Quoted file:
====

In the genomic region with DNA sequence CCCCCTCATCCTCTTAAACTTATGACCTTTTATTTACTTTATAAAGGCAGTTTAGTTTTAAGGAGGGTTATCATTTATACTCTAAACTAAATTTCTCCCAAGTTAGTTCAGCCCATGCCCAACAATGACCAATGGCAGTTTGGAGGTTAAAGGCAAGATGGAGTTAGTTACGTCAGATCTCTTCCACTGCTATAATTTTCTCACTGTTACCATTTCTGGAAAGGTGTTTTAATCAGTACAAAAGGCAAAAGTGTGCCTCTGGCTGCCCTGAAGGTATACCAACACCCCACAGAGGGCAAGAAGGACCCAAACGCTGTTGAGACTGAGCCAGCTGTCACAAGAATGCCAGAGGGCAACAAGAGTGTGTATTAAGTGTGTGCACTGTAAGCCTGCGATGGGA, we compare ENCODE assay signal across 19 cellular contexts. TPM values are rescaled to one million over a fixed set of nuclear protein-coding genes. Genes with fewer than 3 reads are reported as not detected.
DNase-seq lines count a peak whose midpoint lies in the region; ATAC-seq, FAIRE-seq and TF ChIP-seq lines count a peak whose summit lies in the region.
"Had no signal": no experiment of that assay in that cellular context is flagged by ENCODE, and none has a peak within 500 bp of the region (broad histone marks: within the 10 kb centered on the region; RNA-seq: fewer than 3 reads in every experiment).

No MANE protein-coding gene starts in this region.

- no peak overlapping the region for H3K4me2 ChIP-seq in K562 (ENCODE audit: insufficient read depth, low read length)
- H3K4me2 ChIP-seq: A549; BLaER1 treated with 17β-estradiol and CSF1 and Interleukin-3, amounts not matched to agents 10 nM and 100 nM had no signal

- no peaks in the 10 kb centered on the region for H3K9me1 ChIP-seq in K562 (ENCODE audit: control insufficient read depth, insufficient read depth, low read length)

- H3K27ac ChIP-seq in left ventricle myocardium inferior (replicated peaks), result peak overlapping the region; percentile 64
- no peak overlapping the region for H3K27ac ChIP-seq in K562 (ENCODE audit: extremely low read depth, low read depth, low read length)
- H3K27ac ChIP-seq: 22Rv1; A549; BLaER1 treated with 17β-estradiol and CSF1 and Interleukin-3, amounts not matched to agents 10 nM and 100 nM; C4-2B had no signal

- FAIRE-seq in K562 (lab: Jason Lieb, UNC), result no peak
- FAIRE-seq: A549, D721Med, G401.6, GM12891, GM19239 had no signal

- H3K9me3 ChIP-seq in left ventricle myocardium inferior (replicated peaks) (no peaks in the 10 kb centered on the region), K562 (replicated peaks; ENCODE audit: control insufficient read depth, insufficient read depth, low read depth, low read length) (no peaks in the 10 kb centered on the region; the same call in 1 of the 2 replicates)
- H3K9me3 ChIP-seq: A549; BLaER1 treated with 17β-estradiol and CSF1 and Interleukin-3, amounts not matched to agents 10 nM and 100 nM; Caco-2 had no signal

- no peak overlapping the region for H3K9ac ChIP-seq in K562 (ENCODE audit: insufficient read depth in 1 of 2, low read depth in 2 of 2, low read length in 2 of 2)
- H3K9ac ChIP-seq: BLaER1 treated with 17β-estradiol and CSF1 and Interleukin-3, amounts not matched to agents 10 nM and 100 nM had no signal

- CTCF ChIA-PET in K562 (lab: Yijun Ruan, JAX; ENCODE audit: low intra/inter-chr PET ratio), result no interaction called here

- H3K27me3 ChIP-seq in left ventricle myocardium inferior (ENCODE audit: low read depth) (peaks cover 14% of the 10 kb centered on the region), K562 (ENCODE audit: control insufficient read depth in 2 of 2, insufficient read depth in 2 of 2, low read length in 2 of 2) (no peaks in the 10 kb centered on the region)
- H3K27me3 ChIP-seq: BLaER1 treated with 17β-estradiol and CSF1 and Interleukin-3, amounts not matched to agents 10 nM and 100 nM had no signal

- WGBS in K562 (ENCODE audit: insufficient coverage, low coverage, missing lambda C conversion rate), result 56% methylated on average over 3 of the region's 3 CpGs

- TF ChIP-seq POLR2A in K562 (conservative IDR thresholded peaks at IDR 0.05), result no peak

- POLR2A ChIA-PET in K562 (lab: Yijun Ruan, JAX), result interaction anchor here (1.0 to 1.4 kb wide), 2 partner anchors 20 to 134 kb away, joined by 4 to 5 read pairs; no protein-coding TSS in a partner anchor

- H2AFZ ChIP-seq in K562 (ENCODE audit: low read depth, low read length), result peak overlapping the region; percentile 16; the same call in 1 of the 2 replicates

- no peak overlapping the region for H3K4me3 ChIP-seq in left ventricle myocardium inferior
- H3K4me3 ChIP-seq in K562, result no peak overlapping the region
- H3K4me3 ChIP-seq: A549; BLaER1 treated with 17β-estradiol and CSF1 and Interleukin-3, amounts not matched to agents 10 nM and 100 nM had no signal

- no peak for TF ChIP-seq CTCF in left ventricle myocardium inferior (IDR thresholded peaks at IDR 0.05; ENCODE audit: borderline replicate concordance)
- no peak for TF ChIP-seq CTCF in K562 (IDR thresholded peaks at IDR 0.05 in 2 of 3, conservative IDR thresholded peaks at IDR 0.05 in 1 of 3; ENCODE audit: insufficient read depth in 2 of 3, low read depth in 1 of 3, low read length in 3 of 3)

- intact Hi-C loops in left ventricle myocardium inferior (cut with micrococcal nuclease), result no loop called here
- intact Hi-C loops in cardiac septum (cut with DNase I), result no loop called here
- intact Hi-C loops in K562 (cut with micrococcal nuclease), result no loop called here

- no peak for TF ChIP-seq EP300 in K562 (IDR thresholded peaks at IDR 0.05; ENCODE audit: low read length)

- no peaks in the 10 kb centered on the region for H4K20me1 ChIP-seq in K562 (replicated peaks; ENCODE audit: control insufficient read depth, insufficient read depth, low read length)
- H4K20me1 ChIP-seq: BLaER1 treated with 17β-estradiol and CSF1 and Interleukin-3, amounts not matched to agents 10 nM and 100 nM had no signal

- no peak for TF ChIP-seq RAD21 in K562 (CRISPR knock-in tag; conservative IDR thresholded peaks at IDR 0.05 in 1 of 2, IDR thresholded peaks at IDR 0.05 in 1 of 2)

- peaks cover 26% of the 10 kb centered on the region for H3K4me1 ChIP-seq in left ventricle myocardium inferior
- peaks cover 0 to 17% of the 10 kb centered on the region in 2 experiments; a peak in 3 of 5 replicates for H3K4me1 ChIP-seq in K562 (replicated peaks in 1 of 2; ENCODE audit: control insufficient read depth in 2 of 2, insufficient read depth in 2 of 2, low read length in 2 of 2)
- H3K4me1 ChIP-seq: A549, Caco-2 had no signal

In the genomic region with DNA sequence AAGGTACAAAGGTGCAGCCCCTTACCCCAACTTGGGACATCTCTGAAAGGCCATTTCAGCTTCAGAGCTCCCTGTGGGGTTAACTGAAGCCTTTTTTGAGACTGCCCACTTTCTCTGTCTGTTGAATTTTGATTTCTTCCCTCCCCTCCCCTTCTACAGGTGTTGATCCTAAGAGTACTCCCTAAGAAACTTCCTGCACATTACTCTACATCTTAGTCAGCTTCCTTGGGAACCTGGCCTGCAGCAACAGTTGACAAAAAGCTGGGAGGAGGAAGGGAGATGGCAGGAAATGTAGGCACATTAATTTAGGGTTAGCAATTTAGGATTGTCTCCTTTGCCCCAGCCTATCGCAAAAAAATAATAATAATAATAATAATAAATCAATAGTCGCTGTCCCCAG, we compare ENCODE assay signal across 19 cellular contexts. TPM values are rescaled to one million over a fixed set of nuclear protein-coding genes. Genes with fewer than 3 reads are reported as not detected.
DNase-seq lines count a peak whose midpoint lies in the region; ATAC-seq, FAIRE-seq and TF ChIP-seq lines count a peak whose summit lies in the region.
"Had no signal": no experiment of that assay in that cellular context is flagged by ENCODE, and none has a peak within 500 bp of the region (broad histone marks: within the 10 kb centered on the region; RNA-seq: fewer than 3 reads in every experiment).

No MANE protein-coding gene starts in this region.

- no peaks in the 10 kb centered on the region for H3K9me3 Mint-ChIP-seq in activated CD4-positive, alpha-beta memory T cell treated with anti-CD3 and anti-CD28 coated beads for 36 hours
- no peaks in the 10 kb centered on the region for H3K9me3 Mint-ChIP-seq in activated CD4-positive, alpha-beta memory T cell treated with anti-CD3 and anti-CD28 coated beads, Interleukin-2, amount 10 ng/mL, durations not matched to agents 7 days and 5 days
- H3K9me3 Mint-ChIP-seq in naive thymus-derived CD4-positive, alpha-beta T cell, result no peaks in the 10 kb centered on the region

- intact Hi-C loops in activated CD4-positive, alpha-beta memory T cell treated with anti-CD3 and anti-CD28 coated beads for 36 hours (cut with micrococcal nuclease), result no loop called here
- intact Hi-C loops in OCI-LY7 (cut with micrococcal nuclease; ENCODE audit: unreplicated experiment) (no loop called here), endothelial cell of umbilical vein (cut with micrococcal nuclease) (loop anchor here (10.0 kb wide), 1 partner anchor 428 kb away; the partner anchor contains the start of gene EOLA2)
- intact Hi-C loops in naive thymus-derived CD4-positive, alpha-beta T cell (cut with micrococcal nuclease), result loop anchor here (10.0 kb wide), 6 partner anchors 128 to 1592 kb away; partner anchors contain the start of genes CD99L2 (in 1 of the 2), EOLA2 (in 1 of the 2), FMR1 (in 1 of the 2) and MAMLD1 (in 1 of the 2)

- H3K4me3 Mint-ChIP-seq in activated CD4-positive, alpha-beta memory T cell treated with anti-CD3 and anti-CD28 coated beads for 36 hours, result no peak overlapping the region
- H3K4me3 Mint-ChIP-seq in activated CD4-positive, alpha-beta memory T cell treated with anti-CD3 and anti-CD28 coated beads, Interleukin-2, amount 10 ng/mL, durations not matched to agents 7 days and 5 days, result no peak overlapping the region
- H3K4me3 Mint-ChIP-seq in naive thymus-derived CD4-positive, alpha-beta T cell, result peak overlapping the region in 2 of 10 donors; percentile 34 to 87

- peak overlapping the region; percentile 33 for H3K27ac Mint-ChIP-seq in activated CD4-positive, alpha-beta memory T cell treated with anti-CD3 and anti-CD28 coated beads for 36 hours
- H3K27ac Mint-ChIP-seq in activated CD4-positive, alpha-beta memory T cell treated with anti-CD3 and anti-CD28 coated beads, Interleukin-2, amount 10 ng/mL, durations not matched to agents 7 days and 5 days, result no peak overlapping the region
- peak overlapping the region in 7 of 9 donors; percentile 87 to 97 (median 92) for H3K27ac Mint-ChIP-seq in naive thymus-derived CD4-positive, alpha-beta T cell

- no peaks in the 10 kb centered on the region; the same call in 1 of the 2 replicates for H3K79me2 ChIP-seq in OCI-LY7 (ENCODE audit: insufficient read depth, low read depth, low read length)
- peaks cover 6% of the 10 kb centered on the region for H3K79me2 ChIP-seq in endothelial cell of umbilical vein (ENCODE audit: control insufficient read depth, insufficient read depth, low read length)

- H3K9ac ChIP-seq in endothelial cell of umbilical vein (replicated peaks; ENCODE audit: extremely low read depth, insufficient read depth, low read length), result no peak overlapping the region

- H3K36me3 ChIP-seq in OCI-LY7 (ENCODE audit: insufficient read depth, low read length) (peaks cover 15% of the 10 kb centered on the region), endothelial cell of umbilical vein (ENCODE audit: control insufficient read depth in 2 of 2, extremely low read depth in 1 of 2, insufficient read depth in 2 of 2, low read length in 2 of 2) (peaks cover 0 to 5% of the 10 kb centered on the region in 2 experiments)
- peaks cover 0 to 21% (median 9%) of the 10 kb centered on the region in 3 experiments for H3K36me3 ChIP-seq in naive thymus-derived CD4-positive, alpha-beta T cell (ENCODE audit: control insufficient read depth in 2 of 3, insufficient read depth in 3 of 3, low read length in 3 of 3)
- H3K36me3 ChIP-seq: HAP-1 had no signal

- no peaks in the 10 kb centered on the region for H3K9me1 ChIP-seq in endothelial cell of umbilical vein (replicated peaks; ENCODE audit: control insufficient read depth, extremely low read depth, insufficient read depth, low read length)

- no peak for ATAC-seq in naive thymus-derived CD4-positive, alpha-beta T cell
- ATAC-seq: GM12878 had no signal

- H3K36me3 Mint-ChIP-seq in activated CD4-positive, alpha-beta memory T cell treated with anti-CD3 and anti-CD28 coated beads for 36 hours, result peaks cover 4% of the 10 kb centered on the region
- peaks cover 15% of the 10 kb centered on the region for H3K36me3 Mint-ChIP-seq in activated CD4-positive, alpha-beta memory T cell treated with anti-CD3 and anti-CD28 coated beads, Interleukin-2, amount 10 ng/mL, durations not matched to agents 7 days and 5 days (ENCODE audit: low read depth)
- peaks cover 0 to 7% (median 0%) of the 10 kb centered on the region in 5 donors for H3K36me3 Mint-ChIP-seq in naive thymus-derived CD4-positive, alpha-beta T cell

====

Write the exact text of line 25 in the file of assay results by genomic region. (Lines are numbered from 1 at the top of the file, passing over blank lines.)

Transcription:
- H3K4me3 ChIP-seq in K562, result no peak overlapping the region